Monday, October 31, 2011

Axioms for Community Medicine

I've been a community MD for a few months and I recently came across Dr. Rob Orman's ERCast.  This is a great podcast that's supremely relevant for community ED docs. One of his recent podcasts had a discussion on academics vs. community medicine (including Drs. Scott Weingart and Rob Rogers). Dr. Orman ends the podcast with these powerful axioms:

1.  When first starting out (6-12 months) think of it as doing an EM fellowship in community medicine.

2.  Give service to the group.  Devote a chunk of time to group practice by adding value, i.e. develop U/S, clinical pathways for PE, A.fib.

3.  Remember, proximity to a CT scanner (or MRI) is not a reason to order the test.

4.  You can only see ONE patient at a time.  The patient in front of you is the only patient you have.  If you focus on the waiting room, the last patient, you might end up spinning your wheels.

5.  Be nice to the nurses.  They can help and teach you or really HURT you.

6.  Take an advanced airway course early on.  This will reap huge dividends throughout your career.

7.  You are always a student FIRST.  Keep on learning and staying current, in addition to LLSA/CME.  Be the best emergency physician you can be.

8.  Be gracious with your consultants and be congenial.  These are people you will be working with for a LONG time. “Seek first to understand, then be understood.” ~ Stephen Covey

9.  Go to the monthly meeting.  Although you may think they are optional, they are not.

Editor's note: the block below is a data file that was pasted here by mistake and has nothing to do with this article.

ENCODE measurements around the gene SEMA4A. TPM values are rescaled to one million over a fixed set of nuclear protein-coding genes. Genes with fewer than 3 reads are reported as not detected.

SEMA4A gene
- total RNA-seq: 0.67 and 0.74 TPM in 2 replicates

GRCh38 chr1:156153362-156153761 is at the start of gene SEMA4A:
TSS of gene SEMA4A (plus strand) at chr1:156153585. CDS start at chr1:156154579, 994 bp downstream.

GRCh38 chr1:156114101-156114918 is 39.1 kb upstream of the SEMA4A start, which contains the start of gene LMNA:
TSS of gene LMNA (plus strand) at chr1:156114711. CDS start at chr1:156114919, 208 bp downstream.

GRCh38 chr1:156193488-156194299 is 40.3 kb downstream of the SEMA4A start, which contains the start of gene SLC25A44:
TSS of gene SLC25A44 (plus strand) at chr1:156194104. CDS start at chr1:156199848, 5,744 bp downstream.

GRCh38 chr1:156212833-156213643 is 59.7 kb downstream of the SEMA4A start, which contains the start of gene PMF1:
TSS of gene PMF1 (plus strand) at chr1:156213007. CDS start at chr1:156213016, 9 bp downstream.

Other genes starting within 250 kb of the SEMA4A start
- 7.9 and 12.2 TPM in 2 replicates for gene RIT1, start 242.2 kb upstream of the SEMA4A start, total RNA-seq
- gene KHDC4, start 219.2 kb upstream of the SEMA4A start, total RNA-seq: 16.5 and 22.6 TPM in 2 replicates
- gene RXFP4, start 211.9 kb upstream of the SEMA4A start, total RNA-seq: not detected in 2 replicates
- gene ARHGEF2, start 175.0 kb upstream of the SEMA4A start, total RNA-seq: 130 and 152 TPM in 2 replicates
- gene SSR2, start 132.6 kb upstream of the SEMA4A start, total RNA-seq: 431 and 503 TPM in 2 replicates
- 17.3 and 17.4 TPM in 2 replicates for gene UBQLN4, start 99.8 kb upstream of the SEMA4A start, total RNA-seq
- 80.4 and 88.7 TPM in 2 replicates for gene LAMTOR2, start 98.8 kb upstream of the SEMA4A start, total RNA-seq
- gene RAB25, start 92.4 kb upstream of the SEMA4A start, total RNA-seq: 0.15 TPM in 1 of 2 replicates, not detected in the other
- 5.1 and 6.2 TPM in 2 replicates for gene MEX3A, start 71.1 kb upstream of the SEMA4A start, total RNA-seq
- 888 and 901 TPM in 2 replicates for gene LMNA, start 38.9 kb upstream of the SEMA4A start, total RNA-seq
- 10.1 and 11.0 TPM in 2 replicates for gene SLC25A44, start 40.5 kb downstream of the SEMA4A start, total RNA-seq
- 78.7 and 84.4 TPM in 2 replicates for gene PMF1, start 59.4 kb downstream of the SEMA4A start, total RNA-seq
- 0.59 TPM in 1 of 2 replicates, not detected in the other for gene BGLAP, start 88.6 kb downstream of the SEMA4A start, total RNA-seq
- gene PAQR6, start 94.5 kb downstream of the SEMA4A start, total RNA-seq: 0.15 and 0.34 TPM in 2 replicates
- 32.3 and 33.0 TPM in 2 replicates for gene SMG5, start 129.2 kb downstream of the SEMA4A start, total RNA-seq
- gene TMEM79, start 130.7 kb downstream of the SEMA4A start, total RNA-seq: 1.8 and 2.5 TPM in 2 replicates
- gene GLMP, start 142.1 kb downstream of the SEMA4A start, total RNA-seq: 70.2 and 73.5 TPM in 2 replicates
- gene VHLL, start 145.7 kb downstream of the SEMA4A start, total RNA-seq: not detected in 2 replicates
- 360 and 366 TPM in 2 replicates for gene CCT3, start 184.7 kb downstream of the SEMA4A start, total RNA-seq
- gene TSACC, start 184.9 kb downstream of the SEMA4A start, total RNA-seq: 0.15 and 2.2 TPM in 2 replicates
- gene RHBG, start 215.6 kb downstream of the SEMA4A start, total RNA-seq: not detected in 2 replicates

10.  The silent chief complaint is anxiety. In addition to the chief complaint, alleviate the anxiety of their symptoms.

11.  Always advocate for the patient.  When in a bind, ask yourself, “Self, what's best for my patient?”

Listen to ERcast by subscribing on iTunes!

Saturday, October 29, 2011

Collected Tweets from ACEP Scientific Assembly 2011

In case you missed my tweets from ACEP in San Francisco, here is a collection of some of my updates.

Go with person with possible SAH & get immediate CT angio if positive. @emcrit

Pods sign: one spot that orthopods can listen to heart, lung, abdomen and document WNL...We Never Looked. Henry

More than 2 nerves affected in posterior fossa = bleed or tumor. Check articulation, word differentiation. Henry

Dizziness questions: Did the room spin? Did you feel like you were going to faint? Is this worse at night? Henry 

What is Purpose of lecturing?  Get people to learn. Do Audience centered speaking. Mattu

Audience will forget 40% of new content by 20 mins. After one week, 90% of new content forgotten. Mattu 

Limit content to 3-4 points U want them to remember. Be explicit about these points. Mattu 

Audio and videotape your lectures to improve speaking skills. Mattu

Buy "Secrets of Successful Speakers" by Nick Morgan, Lilly Walters, ET al. Mattu 

"At the end of this lecture, I want the audience to___". Plan for this when beginning your presentation. Mattu 

Come up with take home points and conclusion FIRST. What behavior change is the goal? Mattu 

Anything more than 4 points in your lecture and they will remember ZERO! Mattu 

Customize your lecture for the specific audience: degree, training level, specialty, native language, why are they there? Mattu 

Have a dynamic title in lecture. Use words like Pitfalls, Advances, Pearls. Death, disasters, killer NOT chapter titles. Mattu 

Start strong and finish strong! Grab their attention. Memorize the intro. Start with humor or a challenging case. Mattu 

Don't take questions at the end. Its a weak finish. Final 10 seconds are the most memorable. Mattu 

Don't need as many visuals. Simple slides. Big fonts: tahoma and arial are good. You are the message! Mattu 

Approach the sleepy or texting person and they will wake right up!" Mattu 

It's not what you say, it's how you say it. Tone, speed, body language. Mattu

Have 2 jokes prepared just in case of an AV glitch. Mattu